Click here to watch surveillance video of Robert Wagner's 2011 arrest.
Jackie Dolinsky's police career hinged on three kicks.
Security camera footage from May 29, 2011, showed the Omaha police officer's right foot kicking Robert Wagner three times as she and other officers struggled to arrest him outside Creighton University Medical Center.
Were Dolinsky's kicks a form of police brutality and an excessive amount of force? Or were they an appropriate police technique used against a combative suspect?
Video of Wagner's arrest inflamed community-police tensions in parts of Omaha.
It also became critical evidence this spring as Dolinsky waged a closed-door battle for reinstatement after then-Police Chief Alex Hayes dismissed her and Officer Aaron Pennington for their actions that night.
A special arbitrator, Sharon K. Imes, overturned Dolinsky's termination after weighing the video, depositions from police and expert witnesses, and evidence from the internal police investigation.
The arbitration case for Pennington, who is seen in the video punching, kicking and stomping Wagner, is pending.
The Wisconsin-based arbitrator's 15-page report on Dolinsky has not been made public. But Imes' report, obtained by The World-Herald, provides a rare window into the secretive appeals process for discipline given to city employees.
Whether Dolinsky's kicks amounted to an excessive use of force or a properly employed police tactic was a key issue for the arbitrator.
The ruling, as it turns out, was based on several factors:
» Strikes properly delivered to the “peroneal nerve” in the upper leg are an accepted police tactic to help control combative suspects.
» Use-of-force experts for both the city and police union agreed the tactic would be appropriate in circumstances such as those seen during the struggle outside the hospital.
» The only witness to testify to having a direct view of Dolinsky's kicks was her sister and former beat partner, Officer Jodi Sautter, who said the strikes were to the peroneal nerve area. Sautter's statement countered testimony by Hayes, who said he believed the second and third kicks were to Wagner's chest and side.
Those factors, combined with a “lack of proof provided by the surveillance video” about where Dolinsky's kicks landed, led Imes to overturn the termination, according to her report.
It is difficult to see exactly what transpired the night of the arrest, based on the security footage. The image is occasionally distorted as the camera's angle shifts from place to place and zooms in and out. And with five to six officers in the scrum, and others crowding around them, individual actions are occasionally obstructed.
The footage, however, clearly shows Dolinsky deploying a Taser, then pulling back and kicking Wagner three times. What isn't clear is just where she kicks him.
The footage also shows Officer Pennington pulling on Wagner's head before delivering punches, kicks and stomps as other officers work to cuff Wagner.
Dolinsky testified that she used a Taser on Wagner, then kicked at his leg after she thought he was trying to reach for a knife in her pocket.
Sautter was the only eyewitness who testified as to where the kicks landed, internal affairs investigators said. She told investigators the kicks were directed at the peroneal nerve in Wagner's leg, which is a common law enforcement tactic taught by the Omaha Police Department to temporarily disable resisting suspects.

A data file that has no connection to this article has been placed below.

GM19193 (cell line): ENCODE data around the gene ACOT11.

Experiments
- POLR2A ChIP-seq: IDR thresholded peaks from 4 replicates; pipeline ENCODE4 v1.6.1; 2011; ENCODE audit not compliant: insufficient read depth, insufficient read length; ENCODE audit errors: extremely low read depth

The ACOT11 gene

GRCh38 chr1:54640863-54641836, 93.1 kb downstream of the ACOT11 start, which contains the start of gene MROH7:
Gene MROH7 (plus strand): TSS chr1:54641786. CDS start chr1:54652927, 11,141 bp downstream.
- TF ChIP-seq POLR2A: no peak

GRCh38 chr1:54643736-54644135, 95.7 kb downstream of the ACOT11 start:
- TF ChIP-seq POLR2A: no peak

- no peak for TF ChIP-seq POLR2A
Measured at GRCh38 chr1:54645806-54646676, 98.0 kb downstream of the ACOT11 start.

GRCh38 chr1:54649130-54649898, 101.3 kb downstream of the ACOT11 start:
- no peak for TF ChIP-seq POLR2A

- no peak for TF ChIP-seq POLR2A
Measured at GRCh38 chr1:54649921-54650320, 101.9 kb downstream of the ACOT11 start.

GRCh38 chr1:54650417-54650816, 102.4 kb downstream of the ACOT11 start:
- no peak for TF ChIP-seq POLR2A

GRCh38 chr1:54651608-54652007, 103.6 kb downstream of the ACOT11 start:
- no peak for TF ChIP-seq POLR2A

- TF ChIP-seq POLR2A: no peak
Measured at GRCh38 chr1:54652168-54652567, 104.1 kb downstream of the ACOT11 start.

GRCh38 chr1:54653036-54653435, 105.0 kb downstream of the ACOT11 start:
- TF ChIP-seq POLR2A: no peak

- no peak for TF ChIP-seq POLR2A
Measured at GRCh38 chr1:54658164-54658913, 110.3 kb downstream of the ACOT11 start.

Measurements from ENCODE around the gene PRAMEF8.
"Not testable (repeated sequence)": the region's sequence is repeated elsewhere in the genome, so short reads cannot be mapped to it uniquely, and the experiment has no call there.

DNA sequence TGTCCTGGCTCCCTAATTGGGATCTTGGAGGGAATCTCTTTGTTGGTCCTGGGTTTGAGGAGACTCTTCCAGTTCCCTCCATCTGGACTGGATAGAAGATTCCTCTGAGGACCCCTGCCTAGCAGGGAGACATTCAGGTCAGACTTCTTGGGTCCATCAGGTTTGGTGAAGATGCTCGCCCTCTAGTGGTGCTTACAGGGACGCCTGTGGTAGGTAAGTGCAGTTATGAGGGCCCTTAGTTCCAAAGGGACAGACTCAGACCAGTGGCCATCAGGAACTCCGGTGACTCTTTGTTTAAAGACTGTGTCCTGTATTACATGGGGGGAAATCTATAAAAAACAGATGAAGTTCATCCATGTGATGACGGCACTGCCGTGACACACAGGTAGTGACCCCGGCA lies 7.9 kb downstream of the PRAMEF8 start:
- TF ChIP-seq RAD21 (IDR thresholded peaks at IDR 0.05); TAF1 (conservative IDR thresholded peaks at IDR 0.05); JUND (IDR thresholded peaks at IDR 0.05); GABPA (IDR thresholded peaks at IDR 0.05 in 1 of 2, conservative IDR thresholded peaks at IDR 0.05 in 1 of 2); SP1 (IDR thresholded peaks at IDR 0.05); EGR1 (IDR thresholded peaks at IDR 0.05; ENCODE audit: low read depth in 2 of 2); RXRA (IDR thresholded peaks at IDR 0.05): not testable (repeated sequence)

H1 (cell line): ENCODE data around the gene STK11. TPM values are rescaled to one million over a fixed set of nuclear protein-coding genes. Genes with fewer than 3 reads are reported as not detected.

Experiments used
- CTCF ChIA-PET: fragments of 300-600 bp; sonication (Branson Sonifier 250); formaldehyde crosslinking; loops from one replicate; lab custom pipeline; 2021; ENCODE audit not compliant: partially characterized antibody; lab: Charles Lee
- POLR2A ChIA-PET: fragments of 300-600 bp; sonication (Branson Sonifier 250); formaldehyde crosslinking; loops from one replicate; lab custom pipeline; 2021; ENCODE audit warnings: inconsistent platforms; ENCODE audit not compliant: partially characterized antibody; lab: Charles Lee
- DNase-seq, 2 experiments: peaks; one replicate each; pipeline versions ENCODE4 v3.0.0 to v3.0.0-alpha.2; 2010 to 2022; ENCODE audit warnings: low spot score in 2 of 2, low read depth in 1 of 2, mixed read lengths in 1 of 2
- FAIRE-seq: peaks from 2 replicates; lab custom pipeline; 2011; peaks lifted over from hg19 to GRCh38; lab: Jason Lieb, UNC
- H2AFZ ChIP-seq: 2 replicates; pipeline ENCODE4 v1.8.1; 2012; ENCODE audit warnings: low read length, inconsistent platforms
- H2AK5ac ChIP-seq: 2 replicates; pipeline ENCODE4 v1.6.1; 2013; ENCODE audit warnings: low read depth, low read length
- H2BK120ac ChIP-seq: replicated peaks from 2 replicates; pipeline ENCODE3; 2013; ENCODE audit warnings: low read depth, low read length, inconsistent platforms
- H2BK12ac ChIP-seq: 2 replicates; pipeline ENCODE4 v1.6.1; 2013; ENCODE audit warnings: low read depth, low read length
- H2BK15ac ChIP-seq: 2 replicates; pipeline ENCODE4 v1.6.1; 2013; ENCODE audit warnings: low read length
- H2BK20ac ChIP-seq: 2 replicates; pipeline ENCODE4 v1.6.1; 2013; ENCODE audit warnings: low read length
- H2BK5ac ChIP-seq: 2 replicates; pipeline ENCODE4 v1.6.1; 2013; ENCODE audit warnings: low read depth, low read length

Hayes testified he believed that Dolinsky's second and third kicks were directed at Wagner's chest or side area. That would be a clear violation of department procedures for use of force, he said.
In Hayes' Sept. 2 termination letter, he told Dolinsky that her use of force was excessive, that her report to him about the arrest “did not accurately reflect ... actions taken during the incident” and that her conduct was unbecoming of an Omaha police officer.
Discipline for policy violations can include a written reprimand, suspension without pay, demotion or firing.
The two “use of force” experts testified that Dolinsky's actions did not represent excessive force.
The level of force that police use in a struggle is subject to a “use of force continuum” that allows for certain responses, depending on a suspect's actions. Officers are taught to counter a combative suspect with a superior amount of force.
In Wagner's case, experts testified, officers would have acted within their bounds by responding with a peroneal strike.
The report also states that Wagner was not injured.
The city argued Dolinsky didn't use the proper method of administering the strike. Such blows are supposed to land between the knee and hip.
Imes dismissed arguments that Dolinsky's strikes were out of control.
“While the Police Chief believes, based upon his review of the surveillance video, that the second and third kicks made by (Dolinsky) were to Wagner's chest and side, the evidence in the record does not support his belief,” Imes wrote.
“The only witness to the incident would testify that she observed the kicks landing in the peroneal nerve area and the surveillance does not prove otherwise.”
Imes' ruling cannot be appealed, under the city's police union contract.
Dolinsky, who returned to work two weeks ago, will be paid back wages in an amount yet to be determined. She will also be disciplined in an unspecified manner and will receive additional training, as part of a reinstatement agreement between the city and police union.
The arbitrator is scheduled to oversee Pennington's appeal in September.
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